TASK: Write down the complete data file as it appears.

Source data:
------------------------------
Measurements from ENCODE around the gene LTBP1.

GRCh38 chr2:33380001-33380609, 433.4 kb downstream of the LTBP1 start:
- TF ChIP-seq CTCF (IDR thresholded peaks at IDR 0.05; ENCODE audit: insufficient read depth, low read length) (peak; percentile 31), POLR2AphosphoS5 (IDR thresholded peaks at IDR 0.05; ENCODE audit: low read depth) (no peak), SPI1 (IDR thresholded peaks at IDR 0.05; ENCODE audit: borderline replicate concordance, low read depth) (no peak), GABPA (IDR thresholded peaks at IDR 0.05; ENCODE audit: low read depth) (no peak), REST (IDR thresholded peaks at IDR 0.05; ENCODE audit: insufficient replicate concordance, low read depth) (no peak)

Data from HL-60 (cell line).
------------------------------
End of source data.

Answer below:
Measurements from ENCODE around the gene LTBP1.

GRCh38 chr2:33380001-33380609, 433.4 kb downstream of the LTBP1 start:
- TF ChIP-seq CTCF (IDR thresholded peaks at IDR 0.05; ENCODE audit: insufficient read depth, low read length) (peak; percentile 31), POLR2AphosphoS5 (IDR thresholded peaks at IDR 0.05; ENCODE audit: low read depth) (no peak), SPI1 (IDR thresholded peaks at IDR 0.05; ENCODE audit: borderline replicate concordance, low read depth) (no peak), GABPA (IDR thresholded peaks at IDR 0.05; ENCODE audit: low read depth) (no peak), REST (IDR thresholded peaks at IDR 0.05; ENCODE audit: insufficient replicate concordance, low read depth) (no peak)

Data from HL-60 (cell line).